Today, every American high school student knows what the “SAT” and “AP” are, and the importance of the tests in determining their future. The SAT is a nationwide exam that measures a student’s relative critical thinking skills in math and English, while the AP exams measure a student’s relative knowledge and skills in a particular subject. Both tests are critical factors in the college admissions process and are examples of standardized testing, a practice many people today argue over regarding its effectiveness in measuring one’s capabilities for colleges.
In my opinion, the major and fundamental problem with the SAT and AP is that the problem types are too “standardized” and predictable such that problems are often reused from different exams in the past. As a result, understanding the types of questions tested beforehand is a great advantage. The most obvious consequence of this is that it encourages students to focus on the exam FORMAT itself and exam style questions instead of focusing on purely LEARNING the information for one’s own good. To me, this inherently goes against the purpose of standardized testing. Here’s a similar situation/analogy: You shouldn’t “study” for an IQ test, otherwise your intelligence score is meaninglessly inflated, because you elevated yourself on what should be an even-playing field by familiarizing yourself with the test format. In other words, the test is supposed to be administered in a manner in which the participants are seeing what the question types are for the first time.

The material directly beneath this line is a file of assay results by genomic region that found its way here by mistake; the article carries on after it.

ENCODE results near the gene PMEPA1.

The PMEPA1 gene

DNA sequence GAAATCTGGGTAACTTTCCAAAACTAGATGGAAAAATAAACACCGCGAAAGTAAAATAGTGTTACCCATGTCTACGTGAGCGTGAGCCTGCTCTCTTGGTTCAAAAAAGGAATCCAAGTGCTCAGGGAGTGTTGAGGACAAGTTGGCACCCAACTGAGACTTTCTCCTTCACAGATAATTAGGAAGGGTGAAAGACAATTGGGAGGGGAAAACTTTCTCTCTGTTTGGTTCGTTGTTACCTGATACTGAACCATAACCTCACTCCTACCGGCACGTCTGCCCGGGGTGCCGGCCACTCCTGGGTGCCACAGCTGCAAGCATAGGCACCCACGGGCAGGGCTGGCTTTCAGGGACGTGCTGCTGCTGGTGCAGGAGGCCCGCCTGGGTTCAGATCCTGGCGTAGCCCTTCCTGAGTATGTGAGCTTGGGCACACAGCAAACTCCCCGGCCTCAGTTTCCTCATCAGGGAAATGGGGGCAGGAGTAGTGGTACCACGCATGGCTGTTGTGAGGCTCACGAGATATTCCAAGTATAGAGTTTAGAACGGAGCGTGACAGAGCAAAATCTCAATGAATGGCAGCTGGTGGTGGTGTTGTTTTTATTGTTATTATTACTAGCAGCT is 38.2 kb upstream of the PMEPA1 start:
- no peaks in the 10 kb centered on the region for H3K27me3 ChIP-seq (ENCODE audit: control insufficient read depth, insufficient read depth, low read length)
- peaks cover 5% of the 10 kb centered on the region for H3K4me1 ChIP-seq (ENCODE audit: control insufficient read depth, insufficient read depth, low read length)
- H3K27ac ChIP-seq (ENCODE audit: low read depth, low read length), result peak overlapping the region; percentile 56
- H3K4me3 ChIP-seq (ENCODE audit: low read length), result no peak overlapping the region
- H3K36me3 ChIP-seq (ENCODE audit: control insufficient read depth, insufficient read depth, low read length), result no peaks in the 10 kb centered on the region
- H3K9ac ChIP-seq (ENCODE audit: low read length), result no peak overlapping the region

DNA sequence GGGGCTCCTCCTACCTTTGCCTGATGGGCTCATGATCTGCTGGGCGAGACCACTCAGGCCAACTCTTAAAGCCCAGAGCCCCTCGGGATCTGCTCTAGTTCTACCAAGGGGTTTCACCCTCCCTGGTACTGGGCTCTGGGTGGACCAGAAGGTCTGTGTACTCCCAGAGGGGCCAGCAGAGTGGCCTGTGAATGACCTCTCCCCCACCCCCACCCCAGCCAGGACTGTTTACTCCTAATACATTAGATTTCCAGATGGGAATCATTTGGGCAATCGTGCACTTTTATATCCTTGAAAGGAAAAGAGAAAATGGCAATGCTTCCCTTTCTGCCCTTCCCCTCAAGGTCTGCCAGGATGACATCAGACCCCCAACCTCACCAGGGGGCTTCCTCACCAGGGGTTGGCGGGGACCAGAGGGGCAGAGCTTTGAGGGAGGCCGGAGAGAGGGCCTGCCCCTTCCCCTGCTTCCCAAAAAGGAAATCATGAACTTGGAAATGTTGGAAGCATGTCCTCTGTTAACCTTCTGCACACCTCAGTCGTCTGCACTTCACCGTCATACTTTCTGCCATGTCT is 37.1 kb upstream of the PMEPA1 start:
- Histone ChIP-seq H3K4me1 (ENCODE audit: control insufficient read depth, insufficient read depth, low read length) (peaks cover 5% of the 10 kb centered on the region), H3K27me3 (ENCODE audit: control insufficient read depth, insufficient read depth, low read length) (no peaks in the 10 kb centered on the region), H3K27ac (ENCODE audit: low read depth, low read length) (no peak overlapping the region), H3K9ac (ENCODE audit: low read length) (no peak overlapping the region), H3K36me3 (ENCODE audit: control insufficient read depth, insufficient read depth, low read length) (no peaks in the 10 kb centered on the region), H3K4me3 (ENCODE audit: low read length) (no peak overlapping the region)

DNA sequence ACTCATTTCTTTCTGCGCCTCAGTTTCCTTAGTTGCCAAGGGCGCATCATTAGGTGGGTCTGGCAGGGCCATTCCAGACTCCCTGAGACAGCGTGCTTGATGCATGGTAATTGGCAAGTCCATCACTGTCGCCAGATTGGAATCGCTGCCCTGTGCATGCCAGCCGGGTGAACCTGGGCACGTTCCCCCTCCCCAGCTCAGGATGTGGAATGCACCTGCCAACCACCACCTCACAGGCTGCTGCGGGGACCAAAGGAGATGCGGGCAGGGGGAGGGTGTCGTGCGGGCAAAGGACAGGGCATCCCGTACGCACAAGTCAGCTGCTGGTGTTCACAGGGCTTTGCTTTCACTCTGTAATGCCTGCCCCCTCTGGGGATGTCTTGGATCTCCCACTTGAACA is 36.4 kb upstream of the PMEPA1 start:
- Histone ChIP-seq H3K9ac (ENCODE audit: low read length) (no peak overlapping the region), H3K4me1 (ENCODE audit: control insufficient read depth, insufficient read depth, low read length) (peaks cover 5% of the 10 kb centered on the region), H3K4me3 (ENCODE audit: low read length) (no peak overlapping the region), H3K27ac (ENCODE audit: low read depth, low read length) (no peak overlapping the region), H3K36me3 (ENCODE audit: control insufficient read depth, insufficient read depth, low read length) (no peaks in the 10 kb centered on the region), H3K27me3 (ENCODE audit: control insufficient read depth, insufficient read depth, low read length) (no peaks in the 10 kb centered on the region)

Furthermore, the SAT and AP has accelerated the rise of a now-mature and profitable industry of SAT/AP Preparation books, courses, classes, and companies (such as “The Princeton Review”). The existence of such an industry is that it is not only a disadvantage to those without financial resources, especially when in-person prep courses can cost an astronomical fee to those with the median American income, but this also encourages overspending time and effort into studying standardized tests themselves, instead of time and money that could be spent pursuing extracurricular, or things such as a passion or hobby, which is what high school SHOULD be about. The idea of studying for a paper exam that takes three hours of your life and would be meaningless 10 years in the future, rather than learning skills you would forever be using in your job or passion later in life is a ridiculous one. Yet, with so much importance placed on standardized testing, it is understandable why people (including myself) are forced to do so.
In a similar manner, I’d like to point out that in AP exams, the purpose is to show your ability to understand college level courses as well as to highlight your passions and interests. The problem is that the more courses you take, the better you stand out. As a result, to stand out, students believe and are correct in thinking they have to show well-roundedness in every subject, including those they have zero passion in, wasting further time and effort.
All in all, I believe many students including myself find inherent flaws within the standardized testing system. Although, of course, it would be wrong for me to say that standardized testing isn’t correlated to a student’s capabilities; however, they should play a lot smaller role in college admissions, and even if that doesn’t change, both parents and students need to spend a lot less time worrying or spending all their time and energy on it.